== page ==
Years of teaching experience

This can also be quite beneficial. Although there are a lot of young teachers who can be very good and effective, the benefit of working with a more experienced teacher is that, once a student starts facing difficulties (and believe me, this moment always occurs at some stage along the tuition process), the experienced teacher would be likely to guide a pupil through these difficulties more quickly, whereas the younger teacher may not be able to help so immediately, or at all, whilst stumbling through the blocks. It is also good to get any feedback from past and current students of the teacher in question and, if possible, find out about the teacher’s achievement list (for example how many students won competitions, got high grades, participated in all sorts of public performance, etc.).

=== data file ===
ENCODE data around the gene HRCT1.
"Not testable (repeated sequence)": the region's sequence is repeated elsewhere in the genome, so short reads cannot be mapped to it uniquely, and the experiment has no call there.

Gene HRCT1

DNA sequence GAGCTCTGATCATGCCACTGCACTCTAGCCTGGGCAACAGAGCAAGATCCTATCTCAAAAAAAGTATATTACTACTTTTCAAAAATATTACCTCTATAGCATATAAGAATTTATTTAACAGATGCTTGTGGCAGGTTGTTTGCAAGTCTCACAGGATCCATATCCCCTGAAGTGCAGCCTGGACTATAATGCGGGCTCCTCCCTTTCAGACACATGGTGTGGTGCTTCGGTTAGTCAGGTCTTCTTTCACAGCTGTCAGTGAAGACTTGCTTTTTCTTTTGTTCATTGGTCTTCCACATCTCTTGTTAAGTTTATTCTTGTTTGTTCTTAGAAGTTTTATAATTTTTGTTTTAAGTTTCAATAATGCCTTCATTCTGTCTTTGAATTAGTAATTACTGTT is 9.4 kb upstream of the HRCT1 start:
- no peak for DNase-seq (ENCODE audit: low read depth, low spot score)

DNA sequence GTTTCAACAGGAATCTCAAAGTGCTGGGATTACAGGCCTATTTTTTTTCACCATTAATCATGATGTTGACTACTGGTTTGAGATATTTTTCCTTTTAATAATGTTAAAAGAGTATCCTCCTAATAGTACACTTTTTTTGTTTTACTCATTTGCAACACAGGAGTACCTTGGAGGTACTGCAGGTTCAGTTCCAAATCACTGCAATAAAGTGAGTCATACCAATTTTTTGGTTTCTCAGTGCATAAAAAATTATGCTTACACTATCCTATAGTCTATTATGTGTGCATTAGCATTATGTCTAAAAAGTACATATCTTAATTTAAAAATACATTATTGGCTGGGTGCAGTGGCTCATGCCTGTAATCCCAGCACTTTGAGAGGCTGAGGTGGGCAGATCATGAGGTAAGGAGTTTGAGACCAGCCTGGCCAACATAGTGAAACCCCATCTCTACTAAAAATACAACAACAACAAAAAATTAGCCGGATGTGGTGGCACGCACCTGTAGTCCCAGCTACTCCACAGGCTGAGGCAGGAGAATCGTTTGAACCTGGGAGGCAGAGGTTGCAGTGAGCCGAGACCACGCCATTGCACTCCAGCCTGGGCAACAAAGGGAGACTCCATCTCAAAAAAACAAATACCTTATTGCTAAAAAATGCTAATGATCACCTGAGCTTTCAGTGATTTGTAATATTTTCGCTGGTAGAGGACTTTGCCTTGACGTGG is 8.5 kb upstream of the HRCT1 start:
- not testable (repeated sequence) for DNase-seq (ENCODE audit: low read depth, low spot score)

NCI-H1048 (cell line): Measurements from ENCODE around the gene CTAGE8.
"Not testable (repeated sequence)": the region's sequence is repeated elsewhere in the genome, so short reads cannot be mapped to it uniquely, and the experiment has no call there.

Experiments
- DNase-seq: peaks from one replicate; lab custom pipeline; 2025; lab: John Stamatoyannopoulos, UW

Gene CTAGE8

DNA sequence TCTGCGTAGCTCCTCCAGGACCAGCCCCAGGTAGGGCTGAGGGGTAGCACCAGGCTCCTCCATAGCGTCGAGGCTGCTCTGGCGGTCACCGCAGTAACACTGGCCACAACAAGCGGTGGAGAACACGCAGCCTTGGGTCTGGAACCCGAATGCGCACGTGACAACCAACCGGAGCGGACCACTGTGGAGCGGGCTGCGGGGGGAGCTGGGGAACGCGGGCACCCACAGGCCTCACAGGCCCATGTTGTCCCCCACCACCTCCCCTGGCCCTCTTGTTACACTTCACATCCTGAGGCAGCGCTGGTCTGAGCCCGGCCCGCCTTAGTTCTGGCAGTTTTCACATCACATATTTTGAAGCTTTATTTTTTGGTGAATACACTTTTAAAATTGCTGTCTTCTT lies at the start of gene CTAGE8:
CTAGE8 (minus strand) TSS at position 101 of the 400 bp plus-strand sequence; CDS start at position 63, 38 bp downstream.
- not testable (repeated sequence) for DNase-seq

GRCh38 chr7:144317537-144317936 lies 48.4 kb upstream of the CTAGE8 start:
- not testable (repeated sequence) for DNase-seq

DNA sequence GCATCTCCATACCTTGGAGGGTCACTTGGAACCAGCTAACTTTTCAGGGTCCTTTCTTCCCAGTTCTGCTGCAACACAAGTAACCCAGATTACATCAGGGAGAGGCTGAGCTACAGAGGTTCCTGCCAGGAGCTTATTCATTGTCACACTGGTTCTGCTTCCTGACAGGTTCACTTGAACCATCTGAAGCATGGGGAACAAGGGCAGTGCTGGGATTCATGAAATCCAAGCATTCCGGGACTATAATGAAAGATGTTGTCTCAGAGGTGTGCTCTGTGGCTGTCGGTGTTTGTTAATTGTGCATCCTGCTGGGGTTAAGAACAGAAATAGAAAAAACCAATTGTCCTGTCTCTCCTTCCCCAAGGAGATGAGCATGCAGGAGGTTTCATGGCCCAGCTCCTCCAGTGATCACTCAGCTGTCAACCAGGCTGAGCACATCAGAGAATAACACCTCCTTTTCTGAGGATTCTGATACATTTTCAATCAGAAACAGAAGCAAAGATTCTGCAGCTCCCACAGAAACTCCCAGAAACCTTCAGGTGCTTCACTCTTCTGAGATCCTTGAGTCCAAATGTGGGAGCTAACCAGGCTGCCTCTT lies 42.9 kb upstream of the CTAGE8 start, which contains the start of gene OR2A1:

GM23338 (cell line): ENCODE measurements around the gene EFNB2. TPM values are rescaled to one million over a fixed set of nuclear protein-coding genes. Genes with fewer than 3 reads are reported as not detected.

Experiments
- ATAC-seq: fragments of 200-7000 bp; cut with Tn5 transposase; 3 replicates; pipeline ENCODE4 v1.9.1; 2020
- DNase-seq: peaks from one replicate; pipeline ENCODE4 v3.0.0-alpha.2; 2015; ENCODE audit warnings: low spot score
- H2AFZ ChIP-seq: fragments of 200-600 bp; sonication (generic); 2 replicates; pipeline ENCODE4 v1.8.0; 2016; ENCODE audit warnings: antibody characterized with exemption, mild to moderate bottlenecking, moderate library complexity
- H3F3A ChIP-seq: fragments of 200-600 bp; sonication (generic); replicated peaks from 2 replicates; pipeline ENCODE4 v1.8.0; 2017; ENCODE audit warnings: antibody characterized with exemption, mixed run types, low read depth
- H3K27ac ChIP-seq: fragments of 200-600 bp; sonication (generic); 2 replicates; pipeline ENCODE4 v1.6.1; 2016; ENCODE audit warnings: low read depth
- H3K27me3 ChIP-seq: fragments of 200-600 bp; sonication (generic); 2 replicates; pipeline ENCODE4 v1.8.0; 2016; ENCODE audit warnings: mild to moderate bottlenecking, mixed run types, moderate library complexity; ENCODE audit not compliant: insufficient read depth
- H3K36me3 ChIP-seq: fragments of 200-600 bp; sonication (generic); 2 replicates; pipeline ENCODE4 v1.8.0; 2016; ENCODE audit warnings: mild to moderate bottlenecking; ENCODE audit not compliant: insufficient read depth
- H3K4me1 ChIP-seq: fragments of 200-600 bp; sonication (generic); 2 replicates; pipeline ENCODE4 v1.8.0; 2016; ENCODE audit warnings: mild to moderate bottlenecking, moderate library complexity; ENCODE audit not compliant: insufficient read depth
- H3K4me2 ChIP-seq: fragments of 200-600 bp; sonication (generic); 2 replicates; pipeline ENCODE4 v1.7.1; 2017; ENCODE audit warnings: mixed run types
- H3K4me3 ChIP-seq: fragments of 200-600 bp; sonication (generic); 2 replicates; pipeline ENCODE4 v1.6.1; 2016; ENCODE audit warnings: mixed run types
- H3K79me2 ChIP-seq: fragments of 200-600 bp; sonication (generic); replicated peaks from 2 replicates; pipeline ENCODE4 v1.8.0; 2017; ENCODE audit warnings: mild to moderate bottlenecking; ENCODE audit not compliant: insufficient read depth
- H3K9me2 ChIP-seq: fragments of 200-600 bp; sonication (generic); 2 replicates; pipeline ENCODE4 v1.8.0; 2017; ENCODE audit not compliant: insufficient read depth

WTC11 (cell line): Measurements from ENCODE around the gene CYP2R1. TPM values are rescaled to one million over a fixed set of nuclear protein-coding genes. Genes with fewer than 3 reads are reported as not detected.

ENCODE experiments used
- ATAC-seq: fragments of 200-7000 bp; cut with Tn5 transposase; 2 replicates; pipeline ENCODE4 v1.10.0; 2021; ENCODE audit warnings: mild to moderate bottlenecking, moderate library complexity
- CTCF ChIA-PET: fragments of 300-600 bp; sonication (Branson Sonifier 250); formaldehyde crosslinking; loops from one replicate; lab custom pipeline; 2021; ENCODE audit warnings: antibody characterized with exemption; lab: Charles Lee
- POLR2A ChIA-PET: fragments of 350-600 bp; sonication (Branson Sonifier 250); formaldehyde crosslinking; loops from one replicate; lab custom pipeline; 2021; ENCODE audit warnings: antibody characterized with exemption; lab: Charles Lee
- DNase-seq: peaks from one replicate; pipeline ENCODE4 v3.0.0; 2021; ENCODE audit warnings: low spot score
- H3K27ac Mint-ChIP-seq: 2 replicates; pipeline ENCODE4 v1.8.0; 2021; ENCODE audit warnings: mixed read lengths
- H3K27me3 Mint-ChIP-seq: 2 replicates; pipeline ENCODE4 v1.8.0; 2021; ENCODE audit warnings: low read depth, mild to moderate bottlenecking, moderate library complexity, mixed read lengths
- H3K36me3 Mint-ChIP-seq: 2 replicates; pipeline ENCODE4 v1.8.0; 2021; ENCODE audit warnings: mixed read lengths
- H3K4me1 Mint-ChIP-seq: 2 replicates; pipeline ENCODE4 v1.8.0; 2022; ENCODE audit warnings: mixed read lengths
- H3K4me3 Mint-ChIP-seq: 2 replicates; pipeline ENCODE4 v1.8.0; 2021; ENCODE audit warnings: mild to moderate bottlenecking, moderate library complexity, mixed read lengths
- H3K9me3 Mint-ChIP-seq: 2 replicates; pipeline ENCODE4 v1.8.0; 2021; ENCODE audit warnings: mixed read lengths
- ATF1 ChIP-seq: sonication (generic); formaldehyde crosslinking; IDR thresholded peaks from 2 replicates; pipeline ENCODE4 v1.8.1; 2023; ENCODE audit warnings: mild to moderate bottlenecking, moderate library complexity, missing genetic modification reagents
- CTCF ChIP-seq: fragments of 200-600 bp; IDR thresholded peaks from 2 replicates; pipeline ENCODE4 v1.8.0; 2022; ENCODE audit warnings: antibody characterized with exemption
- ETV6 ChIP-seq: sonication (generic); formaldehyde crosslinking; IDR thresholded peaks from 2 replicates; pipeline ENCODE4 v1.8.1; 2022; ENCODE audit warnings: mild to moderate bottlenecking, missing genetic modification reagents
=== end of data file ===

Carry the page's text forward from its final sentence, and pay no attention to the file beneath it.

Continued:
Main area of expertise

Some teachers are strictly classical, some do mainly jazz, some do a few instruments. The last group would be the ones I would approach with caution, to make sure that their level of expertise is high enough to teach each instrument. It is also quite good to see if the teacher can play a little bit for you, as then you may know straight away if you would like to learn from this person.

Level of Professionalism

This is a quality that I personally value very much in any area of expertise – it is important that a teacher starts and finishes the lesson on time, clearly explains the fee structure and terms & conditions of the lesson. It is important that a teacher informs a student what needs to be brought to the lesson and what role they expect the parents to play in the students’ education.

Personal Compatibility